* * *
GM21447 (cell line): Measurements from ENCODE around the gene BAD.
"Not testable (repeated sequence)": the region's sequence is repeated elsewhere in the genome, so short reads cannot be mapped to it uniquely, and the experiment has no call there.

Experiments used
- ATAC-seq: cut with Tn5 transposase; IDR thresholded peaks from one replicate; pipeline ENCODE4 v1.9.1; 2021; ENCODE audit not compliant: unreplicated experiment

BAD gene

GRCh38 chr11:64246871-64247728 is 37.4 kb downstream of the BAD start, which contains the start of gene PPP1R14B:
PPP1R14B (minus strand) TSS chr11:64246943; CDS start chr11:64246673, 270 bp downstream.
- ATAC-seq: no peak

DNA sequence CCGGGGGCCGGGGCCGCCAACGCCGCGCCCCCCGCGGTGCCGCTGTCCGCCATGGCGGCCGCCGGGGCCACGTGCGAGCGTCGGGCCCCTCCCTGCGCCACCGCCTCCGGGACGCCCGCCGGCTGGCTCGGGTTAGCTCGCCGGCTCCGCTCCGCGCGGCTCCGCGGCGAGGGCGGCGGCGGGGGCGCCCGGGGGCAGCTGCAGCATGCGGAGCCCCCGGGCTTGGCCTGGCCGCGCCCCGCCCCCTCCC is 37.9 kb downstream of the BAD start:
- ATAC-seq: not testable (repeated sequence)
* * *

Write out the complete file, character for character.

GM21447 (cell line): Measurements from ENCODE around the gene BAD.
"Not testable (repeated sequence)": the region's sequence is repeated elsewhere in the genome, so short reads cannot be mapped to it uniquely, and the experiment has no call there.

Experiments used
- ATAC-seq: cut with Tn5 transposase; IDR thresholded peaks from one replicate; pipeline ENCODE4 v1.9.1; 2021; ENCODE audit not compliant: unreplicated experiment

BAD gene

GRCh38 chr11:64246871-64247728 is 37.4 kb downstream of the BAD start, which contains the start of gene PPP1R14B:
PPP1R14B (minus strand) TSS chr11:64246943; CDS start chr11:64246673, 270 bp downstream.
- ATAC-seq: no peak

DNA sequence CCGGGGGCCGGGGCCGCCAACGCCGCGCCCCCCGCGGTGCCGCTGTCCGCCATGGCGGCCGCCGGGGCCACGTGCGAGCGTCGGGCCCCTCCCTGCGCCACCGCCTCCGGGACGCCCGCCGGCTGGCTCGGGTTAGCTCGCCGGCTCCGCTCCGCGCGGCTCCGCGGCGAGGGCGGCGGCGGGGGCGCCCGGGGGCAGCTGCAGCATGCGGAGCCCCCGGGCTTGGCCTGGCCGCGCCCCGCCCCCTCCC is 37.9 kb downstream of the BAD start:
- ATAC-seq: not testable (repeated sequence)